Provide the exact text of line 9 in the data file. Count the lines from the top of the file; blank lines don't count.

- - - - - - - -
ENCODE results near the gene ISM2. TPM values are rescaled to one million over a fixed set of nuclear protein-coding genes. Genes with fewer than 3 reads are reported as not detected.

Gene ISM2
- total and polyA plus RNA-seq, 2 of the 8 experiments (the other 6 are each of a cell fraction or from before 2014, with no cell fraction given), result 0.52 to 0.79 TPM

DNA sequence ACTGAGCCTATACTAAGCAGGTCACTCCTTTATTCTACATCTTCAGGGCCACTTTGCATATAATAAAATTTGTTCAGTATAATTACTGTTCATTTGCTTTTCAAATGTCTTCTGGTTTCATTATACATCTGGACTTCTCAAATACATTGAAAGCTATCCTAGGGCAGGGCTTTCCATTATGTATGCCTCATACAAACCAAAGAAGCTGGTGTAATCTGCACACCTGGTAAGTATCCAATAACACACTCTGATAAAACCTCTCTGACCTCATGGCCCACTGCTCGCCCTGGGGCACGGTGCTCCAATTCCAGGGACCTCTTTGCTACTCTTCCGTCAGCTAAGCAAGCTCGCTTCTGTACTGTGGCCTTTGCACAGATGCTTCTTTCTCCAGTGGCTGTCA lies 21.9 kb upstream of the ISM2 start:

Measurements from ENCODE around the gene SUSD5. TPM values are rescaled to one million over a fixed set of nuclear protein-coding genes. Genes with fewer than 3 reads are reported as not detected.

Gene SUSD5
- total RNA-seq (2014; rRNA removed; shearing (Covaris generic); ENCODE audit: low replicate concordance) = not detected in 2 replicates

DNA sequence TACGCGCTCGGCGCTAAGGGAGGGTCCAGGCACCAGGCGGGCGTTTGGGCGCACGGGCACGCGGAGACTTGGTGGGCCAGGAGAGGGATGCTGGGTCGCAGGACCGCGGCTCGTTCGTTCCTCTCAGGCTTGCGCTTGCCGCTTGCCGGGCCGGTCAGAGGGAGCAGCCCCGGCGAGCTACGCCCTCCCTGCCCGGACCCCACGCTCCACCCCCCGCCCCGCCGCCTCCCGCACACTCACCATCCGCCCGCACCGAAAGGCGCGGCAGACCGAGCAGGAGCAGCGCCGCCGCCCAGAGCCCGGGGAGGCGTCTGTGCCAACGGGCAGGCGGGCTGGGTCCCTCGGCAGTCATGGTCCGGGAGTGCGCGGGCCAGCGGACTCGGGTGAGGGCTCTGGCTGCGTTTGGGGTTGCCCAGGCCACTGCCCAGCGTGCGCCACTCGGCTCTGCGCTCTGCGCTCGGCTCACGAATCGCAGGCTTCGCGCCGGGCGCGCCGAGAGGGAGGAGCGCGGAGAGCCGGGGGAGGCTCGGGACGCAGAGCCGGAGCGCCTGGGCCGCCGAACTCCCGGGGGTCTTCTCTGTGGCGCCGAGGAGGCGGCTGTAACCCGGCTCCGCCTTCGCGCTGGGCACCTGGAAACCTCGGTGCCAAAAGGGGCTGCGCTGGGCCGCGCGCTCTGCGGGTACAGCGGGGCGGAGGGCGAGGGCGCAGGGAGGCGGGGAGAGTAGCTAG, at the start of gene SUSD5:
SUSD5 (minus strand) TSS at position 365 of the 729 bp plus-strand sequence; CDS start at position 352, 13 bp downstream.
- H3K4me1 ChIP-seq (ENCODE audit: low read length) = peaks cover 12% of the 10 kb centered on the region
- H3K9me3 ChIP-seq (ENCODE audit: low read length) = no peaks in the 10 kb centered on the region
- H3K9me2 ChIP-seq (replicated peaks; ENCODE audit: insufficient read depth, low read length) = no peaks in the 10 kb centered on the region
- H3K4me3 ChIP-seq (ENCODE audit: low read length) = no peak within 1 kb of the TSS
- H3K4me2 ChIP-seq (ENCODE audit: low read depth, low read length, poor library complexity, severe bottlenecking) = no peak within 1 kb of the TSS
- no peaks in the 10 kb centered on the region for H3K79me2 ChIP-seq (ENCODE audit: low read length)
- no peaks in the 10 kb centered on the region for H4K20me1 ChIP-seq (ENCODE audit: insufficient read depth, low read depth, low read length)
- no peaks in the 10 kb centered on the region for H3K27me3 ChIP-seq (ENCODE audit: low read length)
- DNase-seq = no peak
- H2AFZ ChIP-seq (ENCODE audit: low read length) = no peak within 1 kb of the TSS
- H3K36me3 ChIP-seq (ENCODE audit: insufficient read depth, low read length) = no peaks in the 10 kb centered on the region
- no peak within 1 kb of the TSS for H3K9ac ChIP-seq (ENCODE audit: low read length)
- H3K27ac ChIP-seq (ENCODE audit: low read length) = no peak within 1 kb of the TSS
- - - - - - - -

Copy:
SUSD5 (minus strand) TSS at position 365 of the 729 bp plus-strand sequence; CDS start at position 352, 13 bp downstream.